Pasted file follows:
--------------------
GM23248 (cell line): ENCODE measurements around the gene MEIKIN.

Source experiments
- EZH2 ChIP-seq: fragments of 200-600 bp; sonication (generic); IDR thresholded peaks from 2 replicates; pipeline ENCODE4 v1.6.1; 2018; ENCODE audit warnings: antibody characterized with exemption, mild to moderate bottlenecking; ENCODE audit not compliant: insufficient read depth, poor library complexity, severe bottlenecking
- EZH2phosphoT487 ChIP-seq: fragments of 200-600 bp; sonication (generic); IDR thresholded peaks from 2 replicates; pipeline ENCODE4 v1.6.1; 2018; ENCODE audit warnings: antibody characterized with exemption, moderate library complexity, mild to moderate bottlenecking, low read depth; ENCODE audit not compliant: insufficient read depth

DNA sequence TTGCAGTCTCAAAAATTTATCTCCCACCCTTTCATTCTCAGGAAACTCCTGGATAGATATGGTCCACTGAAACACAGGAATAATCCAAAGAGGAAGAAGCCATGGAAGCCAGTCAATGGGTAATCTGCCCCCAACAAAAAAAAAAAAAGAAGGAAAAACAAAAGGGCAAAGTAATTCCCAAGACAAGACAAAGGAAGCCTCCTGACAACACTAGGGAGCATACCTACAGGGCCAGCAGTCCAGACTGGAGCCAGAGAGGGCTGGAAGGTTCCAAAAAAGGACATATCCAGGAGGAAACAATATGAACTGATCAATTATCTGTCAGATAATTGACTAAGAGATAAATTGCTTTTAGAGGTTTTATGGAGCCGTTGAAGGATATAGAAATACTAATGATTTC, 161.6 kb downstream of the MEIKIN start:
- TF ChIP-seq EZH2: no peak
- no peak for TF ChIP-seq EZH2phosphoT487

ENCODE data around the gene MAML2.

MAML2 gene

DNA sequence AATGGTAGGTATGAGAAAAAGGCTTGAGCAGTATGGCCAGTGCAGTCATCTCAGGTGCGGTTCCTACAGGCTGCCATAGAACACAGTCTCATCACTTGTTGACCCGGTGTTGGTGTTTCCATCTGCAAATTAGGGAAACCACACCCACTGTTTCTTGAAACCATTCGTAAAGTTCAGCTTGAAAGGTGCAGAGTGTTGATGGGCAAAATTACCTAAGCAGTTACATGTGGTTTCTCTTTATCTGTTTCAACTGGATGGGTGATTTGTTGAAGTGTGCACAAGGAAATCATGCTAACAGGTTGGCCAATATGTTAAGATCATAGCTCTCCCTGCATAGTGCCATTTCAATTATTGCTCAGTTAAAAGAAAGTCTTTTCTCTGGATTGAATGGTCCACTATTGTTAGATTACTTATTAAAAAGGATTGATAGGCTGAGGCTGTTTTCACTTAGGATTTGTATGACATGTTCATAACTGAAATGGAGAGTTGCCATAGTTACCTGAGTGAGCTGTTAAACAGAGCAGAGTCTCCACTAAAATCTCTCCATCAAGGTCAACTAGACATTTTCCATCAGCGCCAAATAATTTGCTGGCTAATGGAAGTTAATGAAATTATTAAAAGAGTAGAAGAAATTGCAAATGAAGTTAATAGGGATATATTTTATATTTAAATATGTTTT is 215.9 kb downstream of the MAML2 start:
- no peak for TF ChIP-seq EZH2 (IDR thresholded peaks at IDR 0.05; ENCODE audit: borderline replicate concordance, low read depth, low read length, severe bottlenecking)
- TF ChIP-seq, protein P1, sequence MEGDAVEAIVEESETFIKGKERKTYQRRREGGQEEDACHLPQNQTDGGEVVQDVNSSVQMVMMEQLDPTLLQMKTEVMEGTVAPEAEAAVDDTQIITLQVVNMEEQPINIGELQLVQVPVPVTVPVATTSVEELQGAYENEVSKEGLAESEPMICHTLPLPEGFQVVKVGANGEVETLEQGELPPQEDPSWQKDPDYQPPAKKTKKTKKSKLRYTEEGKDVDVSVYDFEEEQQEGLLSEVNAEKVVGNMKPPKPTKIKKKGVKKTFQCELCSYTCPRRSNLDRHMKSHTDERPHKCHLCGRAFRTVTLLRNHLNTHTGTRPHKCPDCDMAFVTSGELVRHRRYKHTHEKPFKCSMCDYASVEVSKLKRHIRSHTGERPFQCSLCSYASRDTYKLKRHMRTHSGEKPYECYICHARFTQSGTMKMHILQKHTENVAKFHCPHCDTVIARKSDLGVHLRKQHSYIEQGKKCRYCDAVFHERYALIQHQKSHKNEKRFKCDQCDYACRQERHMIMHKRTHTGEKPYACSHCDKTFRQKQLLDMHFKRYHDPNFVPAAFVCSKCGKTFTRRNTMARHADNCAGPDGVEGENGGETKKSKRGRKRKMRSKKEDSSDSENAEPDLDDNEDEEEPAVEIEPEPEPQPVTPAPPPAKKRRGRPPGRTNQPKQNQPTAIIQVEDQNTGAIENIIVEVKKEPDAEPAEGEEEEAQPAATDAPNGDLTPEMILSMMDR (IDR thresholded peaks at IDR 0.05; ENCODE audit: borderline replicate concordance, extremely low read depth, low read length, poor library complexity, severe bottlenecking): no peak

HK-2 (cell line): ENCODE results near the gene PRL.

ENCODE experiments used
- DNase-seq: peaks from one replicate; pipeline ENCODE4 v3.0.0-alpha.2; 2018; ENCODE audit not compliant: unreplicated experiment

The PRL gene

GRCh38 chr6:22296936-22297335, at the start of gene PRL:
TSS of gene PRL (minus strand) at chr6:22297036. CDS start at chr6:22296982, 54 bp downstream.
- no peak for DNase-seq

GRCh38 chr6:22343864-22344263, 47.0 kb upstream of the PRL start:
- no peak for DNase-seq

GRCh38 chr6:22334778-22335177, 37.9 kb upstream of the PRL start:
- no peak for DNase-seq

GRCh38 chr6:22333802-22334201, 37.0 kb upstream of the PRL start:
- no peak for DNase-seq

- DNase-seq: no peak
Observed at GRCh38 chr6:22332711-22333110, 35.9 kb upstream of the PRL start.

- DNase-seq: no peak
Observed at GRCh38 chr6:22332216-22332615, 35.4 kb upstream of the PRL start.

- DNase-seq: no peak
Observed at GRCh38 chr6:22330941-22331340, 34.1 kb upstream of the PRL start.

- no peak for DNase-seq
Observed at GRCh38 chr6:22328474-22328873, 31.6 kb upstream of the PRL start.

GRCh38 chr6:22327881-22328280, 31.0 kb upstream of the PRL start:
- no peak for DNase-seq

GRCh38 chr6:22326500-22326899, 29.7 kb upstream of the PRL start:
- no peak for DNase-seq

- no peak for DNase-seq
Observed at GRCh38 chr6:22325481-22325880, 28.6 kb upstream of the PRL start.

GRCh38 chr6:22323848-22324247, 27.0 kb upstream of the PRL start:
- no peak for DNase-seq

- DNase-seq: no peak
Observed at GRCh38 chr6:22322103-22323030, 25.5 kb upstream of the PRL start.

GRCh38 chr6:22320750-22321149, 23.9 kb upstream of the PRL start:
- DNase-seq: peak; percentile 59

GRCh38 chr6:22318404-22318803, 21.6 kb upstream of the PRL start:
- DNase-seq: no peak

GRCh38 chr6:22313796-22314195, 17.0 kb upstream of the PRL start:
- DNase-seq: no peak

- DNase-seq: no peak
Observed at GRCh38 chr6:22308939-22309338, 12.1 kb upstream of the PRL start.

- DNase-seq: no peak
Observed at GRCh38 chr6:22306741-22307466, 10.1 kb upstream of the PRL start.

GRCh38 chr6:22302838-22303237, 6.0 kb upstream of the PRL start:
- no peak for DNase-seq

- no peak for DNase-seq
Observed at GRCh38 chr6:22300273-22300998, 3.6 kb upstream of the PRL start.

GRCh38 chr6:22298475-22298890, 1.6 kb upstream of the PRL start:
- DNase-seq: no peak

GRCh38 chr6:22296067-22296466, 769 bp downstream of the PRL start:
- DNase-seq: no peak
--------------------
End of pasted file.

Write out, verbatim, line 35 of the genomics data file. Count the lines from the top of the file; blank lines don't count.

- no peak for DNase-seq